State parks have long served as a recreation spot for families, and it is hard to imagine a community without some kind of natural preserve to counterbalance expanding urbanization.
However, with the recession still in effect, state parks are feeling the brunt of government cutbacks and a poor economy.
Several heroes have emerged in the process, and surprisingly, they are some of the biggest corporations in the world today.
Coca-Cola and Stater Bros. Supermarkets, for instance, have focused their international success on helping causes that are largely local and in small communities.
Last year, the two corporations raised $600,000 for Reforest California and hope to accumulate the same amount of money for Care For Our Coast, a program that seeks to protect state park beaches.
“We have a responsibility to our customers and consumers to create and support cause marketing programs, which have an impact on our communities,” says Terence Fitch, vice president and general manager of the Coca-Cola Bottling Company of Southern California.
“Our business works best when our consumers feel that Coke is a company that gives back to causes they care about. This is a new way of doing business for us, not just doing the right thing, but communicating with our customers and consumers that we are doing the right thing,” he adds.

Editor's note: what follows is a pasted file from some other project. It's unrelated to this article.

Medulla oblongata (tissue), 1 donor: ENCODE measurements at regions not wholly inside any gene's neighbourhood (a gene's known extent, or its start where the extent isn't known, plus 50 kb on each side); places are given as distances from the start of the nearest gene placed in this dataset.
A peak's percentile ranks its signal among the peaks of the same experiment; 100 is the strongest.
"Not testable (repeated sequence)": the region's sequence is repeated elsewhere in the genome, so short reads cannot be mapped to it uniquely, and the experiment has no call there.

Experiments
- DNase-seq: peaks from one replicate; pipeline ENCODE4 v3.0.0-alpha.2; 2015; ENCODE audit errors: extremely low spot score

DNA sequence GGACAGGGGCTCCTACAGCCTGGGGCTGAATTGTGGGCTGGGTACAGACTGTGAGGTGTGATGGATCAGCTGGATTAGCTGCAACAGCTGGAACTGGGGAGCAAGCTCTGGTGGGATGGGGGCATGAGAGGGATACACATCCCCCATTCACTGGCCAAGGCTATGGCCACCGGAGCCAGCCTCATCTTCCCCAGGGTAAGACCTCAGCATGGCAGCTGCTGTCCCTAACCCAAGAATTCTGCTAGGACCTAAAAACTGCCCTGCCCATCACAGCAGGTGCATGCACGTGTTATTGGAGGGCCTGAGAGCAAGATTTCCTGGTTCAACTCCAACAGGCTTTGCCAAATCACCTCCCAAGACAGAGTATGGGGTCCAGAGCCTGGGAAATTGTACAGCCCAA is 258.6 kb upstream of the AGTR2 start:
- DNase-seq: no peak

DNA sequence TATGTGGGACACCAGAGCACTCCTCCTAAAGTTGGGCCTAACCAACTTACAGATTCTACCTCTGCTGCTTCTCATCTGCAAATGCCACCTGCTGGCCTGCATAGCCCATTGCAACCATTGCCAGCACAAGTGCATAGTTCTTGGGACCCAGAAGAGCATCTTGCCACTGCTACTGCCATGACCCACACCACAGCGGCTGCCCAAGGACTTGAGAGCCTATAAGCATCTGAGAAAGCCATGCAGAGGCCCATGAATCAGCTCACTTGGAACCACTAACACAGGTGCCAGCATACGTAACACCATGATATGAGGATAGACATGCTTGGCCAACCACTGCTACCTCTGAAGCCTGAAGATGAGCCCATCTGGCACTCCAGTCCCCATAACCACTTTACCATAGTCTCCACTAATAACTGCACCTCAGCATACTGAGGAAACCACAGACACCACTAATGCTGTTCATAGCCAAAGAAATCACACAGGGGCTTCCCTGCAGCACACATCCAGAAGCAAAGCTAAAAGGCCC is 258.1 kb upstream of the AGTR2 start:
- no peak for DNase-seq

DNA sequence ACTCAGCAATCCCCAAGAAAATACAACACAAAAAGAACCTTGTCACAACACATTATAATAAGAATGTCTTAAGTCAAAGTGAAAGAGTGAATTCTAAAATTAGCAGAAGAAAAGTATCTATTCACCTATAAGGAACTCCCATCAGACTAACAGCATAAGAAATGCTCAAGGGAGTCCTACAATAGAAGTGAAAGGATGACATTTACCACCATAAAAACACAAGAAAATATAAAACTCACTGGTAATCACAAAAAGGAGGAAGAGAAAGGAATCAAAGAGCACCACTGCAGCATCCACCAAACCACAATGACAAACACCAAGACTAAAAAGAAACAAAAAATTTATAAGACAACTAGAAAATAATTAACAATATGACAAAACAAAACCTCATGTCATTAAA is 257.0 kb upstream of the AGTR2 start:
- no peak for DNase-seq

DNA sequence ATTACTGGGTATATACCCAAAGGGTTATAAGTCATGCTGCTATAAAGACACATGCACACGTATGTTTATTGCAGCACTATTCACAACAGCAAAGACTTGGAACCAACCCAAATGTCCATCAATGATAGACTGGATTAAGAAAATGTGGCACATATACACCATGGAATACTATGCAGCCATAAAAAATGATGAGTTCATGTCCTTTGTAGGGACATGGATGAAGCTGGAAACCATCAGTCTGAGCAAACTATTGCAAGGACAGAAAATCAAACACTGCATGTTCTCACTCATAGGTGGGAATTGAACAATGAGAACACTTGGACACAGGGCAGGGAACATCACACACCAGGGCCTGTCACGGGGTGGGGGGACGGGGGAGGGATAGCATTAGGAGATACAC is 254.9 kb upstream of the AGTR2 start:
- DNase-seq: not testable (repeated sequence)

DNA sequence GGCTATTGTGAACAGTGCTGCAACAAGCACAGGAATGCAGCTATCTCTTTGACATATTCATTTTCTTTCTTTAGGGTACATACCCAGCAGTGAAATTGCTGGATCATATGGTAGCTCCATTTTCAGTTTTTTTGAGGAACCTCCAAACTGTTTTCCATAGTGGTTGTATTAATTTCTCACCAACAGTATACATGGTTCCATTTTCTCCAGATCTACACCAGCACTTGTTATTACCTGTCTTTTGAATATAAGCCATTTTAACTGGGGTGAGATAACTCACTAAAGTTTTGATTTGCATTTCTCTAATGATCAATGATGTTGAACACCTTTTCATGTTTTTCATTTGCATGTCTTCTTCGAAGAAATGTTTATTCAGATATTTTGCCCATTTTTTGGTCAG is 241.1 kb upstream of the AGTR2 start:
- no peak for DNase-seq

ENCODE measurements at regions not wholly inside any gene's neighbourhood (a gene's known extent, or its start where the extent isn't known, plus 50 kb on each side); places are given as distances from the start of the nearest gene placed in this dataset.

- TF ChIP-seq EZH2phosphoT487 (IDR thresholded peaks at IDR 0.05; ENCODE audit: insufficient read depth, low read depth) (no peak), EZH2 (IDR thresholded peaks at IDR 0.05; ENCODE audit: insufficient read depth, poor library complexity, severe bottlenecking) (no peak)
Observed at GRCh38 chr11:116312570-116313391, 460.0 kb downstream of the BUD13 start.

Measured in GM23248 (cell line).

Though some may question the need for private sector funds to support public land, the organization of America’s State Parks, an alliance devoted to promoting relationships between corporations and park agencies, proves that such partnerships are critical to the survival of these state-owned lands.
“State parks couldn’t implement programs without private support because their budgets have been hit so hard,” explains Abigail Green, DASANI senior brand manager at Coca-Cola. “Private businesses can bridge the gap to enhance visitor experiences at state parks around the country.”
As a result of Coca-Cola and Stater Bros. Supermarkets’ endeavors, Reforest California successfully raised the funds needed to replant 1 million trees in parks that would otherwise remain barren and scarred from wildfires. The majority of the money is going to Cuyamaca Rancho state park, San Diego’s sole conifer forest, which has only recently began planting the trees.
DASANI, too, has created the 30 Days/30 Ways Challenge in an effort to encourage more communities across the nation to recycle. During the spring and summer, new recycling bins will be added to Candlestick Point and Angel Island State Parks in San Francisco, while the state of Washington has been provided funds to pay for more recycling bins in Seattle.
The Oregon State Fair’s Green Team, an organization responsible for instituting cleaning and recycling measures at the fair to take place in August 2010, has also benefited from DASANI’s work.
“The DASANI team is enthusiastic to help keep state parks green by encouraging consumers to make small lifestyle changes that positively impact us all,” Green says. “We hope the 30 Days/30 Ways Challenge provokes active participation in recycling. For example, knowing that recycling just one aluminum can save enough energy to power a computer for three hours is concrete imagery that we feel can increase advocacy.”